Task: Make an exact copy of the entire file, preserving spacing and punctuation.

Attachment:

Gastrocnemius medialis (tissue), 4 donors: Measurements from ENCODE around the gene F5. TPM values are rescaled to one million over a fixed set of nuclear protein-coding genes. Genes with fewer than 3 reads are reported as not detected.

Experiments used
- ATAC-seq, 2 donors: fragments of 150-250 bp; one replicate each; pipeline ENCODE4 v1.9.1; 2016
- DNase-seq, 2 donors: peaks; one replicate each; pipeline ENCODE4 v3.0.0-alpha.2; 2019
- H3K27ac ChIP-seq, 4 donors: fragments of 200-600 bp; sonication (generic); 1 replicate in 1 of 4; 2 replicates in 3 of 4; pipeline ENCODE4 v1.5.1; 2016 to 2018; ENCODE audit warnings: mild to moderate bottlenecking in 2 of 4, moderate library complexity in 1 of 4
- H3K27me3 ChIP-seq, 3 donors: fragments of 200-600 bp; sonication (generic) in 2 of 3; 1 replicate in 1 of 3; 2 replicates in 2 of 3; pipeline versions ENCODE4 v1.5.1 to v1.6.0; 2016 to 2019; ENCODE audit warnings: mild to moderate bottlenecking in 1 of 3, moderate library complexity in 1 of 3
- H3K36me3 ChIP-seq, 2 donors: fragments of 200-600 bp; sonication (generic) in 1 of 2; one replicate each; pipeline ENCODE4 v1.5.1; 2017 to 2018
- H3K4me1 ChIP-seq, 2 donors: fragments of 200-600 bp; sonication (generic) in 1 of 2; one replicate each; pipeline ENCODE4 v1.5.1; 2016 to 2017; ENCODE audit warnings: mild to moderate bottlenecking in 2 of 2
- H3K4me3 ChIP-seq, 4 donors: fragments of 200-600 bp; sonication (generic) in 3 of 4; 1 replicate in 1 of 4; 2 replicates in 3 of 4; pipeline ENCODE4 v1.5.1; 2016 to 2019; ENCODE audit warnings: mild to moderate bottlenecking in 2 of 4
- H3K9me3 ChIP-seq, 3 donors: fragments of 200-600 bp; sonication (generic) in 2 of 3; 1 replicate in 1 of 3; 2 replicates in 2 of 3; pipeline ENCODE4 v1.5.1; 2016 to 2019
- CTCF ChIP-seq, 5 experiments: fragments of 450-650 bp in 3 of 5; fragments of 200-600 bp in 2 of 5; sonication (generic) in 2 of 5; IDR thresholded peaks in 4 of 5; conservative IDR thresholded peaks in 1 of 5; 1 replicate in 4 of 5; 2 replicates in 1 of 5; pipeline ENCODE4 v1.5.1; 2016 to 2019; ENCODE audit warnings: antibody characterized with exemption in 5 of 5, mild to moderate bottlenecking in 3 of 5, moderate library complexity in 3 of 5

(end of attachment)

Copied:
Gastrocnemius medialis (tissue), 4 donors: Measurements from ENCODE around the gene F5. TPM values are rescaled to one million over a fixed set of nuclear protein-coding genes. Genes with fewer than 3 reads are reported as not detected.

Experiments used
- ATAC-seq, 2 donors: fragments of 150-250 bp; one replicate each; pipeline ENCODE4 v1.9.1; 2016
- DNase-seq, 2 donors: peaks; one replicate each; pipeline ENCODE4 v3.0.0-alpha.2; 2019
- H3K27ac ChIP-seq, 4 donors: fragments of 200-600 bp; sonication (generic); 1 replicate in 1 of 4; 2 replicates in 3 of 4; pipeline ENCODE4 v1.5.1; 2016 to 2018; ENCODE audit warnings: mild to moderate bottlenecking in 2 of 4, moderate library complexity in 1 of 4
- H3K27me3 ChIP-seq, 3 donors: fragments of 200-600 bp; sonication (generic) in 2 of 3; 1 replicate in 1 of 3; 2 replicates in 2 of 3; pipeline versions ENCODE4 v1.5.1 to v1.6.0; 2016 to 2019; ENCODE audit warnings: mild to moderate bottlenecking in 1 of 3, moderate library complexity in 1 of 3
- H3K36me3 ChIP-seq, 2 donors: fragments of 200-600 bp; sonication (generic) in 1 of 2; one replicate each; pipeline ENCODE4 v1.5.1; 2017 to 2018
- H3K4me1 ChIP-seq, 2 donors: fragments of 200-600 bp; sonication (generic) in 1 of 2; one replicate each; pipeline ENCODE4 v1.5.1; 2016 to 2017; ENCODE audit warnings: mild to moderate bottlenecking in 2 of 2
- H3K4me3 ChIP-seq, 4 donors: fragments of 200-600 bp; sonication (generic) in 3 of 4; 1 replicate in 1 of 4; 2 replicates in 3 of 4; pipeline ENCODE4 v1.5.1; 2016 to 2019; ENCODE audit warnings: mild to moderate bottlenecking in 2 of 4
- H3K9me3 ChIP-seq, 3 donors: fragments of 200-600 bp; sonication (generic) in 2 of 3; 1 replicate in 1 of 3; 2 replicates in 2 of 3; pipeline ENCODE4 v1.5.1; 2016 to 2019
- CTCF ChIP-seq, 5 experiments: fragments of 450-650 bp in 3 of 5; fragments of 200-600 bp in 2 of 5; sonication (generic) in 2 of 5; IDR thresholded peaks in 4 of 5; conservative IDR thresholded peaks in 1 of 5; 1 replicate in 4 of 5; 2 replicates in 1 of 5; pipeline ENCODE4 v1.5.1; 2016 to 2019; ENCODE audit warnings: antibody characterized with exemption in 5 of 5, mild to moderate bottlenecking in 3 of 5, moderate library complexity in 3 of 5